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Danggui (当归) - Yiwu Gushu 2009, sample cake tasting session

Updated: Nov 4, 2017

The Danggui series - 2009 Yiwu Gushu

2017 October, sample cake tasting update (morning session)

This tea has been ageing in Guangzhou since 2012 and the pictured sample cake has been sitting out on display without any cover since (rookie mistake). As easily seen, the colour has clearly developed a redness that will not quite be so prevalent on the properly stored cakes. The cake still has a pleasant flowery aroma from the raw leaves.

We were a bit unceremonious with the leaves. As they seemed a bit loose, we just pulled off the dangly bits and threw in all the loose broken leaves as the wrapper was unable to hold them nicely as a display cake.

Once washed, the clear, bright liquor releases an aroma of honey sweetness. The initial brew has a soft but clear bitterness with only little astringency and a clear huigan. I pause to let the bitterness fade and enjoy the huigan. It is at this point I notice a pleasant light tingling sensation on the tongue. I take a few breaths to see what happens and a few seconds later I notice a pleasant cooling sensation on the tongue.

My wife says we’re using too much leaf (we almost never measure) and I think to myself, ‘maybe a little but this is a good brew and you’re able to adjust the brewing well so I have nothing to worry about’.

The second brew is stronger which makes me pause even longer between brews. This time the huigan is much fuller, once the bitterness fades and the sweetness covers my tongue and throat completely. The cooling effect becomes much clearer and it runs from the tip of the tongue down to my stomach. The cha qi is causing me to feel fully awake yet still completely relaxed. I also burp a lot at this point and decide to quickly eat a couple of mouthfuls of some dry granola before doing some more brews. Gushu is not to be taken lightly!

I’m eager to move on so the granola only lasts a couple of seconds before being swallowed – the salivation from the tea making this more than easy to do. I normally need lots of milk with my granola.

I drink the next few brews in succession whilst taking a few photos. I note that my quick bite to eat will spoil the tasting somewhat but it had to be done. The bitterness dies down, and the sweet, cooling sensation keeps coming and I continue to burp. My wife comments that the ‘cha qi’ is strong again. I nod in agreement whilst burping again. Note to self, again, try not to drink gushu on an empty stomach.

Time to take a few more pictures, but the clay pot is taking all of the camera’s attention. I’m too much of a newb when it comes to taking pics so I ask my wife to move some of the leaf into a small gaiwan. As you can see, we didn’t just pull out the large photogenic leaves, but also plenty of the broken leaves too. Some have a thing about not using broken leaves, but the only real difference is that they are easy to over-brew.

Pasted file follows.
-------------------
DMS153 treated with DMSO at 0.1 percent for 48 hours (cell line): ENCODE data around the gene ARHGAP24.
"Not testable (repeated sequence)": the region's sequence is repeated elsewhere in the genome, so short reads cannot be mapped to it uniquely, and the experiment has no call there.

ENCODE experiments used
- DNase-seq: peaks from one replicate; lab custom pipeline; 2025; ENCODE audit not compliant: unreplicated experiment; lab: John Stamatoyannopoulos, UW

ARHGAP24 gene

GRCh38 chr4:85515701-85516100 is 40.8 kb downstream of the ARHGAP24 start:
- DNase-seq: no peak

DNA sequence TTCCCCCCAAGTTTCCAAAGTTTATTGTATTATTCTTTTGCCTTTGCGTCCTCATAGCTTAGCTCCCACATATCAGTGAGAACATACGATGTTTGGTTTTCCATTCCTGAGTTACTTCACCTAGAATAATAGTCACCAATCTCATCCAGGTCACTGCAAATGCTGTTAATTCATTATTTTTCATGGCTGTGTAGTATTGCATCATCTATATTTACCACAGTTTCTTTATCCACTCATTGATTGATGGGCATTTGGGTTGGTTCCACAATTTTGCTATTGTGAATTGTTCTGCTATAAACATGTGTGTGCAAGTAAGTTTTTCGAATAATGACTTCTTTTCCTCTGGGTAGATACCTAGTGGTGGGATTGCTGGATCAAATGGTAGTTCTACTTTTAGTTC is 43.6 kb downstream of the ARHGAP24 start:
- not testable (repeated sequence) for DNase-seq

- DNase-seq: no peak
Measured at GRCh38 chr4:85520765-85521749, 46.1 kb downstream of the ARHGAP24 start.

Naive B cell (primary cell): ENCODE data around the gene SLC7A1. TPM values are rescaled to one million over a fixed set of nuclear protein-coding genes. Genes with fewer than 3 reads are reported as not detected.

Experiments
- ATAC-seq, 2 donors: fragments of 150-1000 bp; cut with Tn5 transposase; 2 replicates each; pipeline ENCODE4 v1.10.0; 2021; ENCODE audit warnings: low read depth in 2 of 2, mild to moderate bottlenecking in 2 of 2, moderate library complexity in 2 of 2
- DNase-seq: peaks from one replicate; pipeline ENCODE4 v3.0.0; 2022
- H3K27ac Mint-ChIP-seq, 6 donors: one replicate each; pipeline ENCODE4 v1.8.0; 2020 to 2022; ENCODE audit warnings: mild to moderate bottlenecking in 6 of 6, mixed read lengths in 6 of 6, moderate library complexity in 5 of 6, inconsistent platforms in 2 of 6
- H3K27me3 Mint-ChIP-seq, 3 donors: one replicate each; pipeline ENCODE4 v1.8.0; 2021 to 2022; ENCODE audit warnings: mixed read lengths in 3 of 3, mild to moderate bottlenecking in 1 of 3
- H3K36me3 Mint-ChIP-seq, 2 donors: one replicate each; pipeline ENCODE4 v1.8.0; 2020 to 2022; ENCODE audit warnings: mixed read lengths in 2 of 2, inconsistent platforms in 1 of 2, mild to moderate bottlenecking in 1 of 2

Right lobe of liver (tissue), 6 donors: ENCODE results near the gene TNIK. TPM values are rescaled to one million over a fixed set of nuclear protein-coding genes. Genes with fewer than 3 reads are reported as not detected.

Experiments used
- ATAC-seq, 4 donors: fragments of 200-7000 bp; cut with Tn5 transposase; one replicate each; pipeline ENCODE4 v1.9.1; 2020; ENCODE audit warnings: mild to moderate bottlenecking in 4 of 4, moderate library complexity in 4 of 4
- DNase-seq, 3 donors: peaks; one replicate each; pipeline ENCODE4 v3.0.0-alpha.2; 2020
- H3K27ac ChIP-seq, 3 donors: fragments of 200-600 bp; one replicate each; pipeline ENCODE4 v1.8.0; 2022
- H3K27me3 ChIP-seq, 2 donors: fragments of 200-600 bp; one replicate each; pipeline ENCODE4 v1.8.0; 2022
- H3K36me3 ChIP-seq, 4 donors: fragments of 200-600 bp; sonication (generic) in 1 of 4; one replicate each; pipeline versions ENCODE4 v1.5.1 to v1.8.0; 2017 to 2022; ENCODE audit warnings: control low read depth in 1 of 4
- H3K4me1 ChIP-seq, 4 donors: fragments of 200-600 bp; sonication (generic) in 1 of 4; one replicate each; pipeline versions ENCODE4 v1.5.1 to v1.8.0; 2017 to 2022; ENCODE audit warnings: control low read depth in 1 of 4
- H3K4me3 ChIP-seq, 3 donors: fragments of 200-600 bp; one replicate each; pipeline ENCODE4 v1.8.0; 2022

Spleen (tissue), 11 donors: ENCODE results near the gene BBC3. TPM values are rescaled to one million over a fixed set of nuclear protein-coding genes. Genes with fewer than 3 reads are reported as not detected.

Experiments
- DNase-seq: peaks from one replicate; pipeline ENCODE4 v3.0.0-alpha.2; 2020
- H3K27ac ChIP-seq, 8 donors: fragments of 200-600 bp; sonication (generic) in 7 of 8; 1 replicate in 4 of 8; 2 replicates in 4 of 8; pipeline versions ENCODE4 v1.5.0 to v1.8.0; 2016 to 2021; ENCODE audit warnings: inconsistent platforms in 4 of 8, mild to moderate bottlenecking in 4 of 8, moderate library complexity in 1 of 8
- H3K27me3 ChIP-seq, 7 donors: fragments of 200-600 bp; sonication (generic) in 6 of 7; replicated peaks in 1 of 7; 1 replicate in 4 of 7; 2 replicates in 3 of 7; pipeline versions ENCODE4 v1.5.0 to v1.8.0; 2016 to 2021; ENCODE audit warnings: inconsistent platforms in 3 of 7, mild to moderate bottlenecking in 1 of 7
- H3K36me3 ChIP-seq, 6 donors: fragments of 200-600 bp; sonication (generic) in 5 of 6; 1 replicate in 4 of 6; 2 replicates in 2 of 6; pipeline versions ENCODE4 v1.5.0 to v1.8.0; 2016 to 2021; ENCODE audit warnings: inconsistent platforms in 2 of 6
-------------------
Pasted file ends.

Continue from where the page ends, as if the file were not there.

The tea definitely has a semi-aged softness to it as it eases down on the bitterness, we start to brew and drink faster. The flavour has a nice fullness and the medicinal notes are clearer to notice. Even in later steeps, the flavour holds and still has some fruity raisin notes to it. This tea has kept its raw flavours well despite being aged for five years in Guangzhou.

We are about thirty steeps in and I’m more than a little tea drunk now. My wife stopped drinking about ten steeps ago which was an added bonus for me. However, both my stomach and bladder are requesting that I stop now and my brain is reluctantly starting to agree. The amount of huigan I’m getting now is making even breathing a pleasant experience.

This is the last brew for the session - picture of the last brew suggests that we could've gone further. Note to self: need to find and share with morning Pu-heads in Guangzhou.

Final thoughts: The flavour from this cake is immense, has a lot of body, and holds-up well as a good gushu should. As my wife pointed out, it will take a bit of care in brewing as it is easily over-brewed. It’s not an everyday drinker, but it’s a special treat for those long-nights with tea pals.

I haven’t drank this tea for many years for various reasons, with the main two being focus on new stock and a long-needed storage re-inventory. Luckily for me, this quality of gushu left out on the shop front hasn't lost anything and in fact reminds me that the earlier years of Yiwu less documented in terms of source, but not short on quality at all.

Coming soon – tasting notes for the rest of the Danggui series, the 2011 and the 2013.

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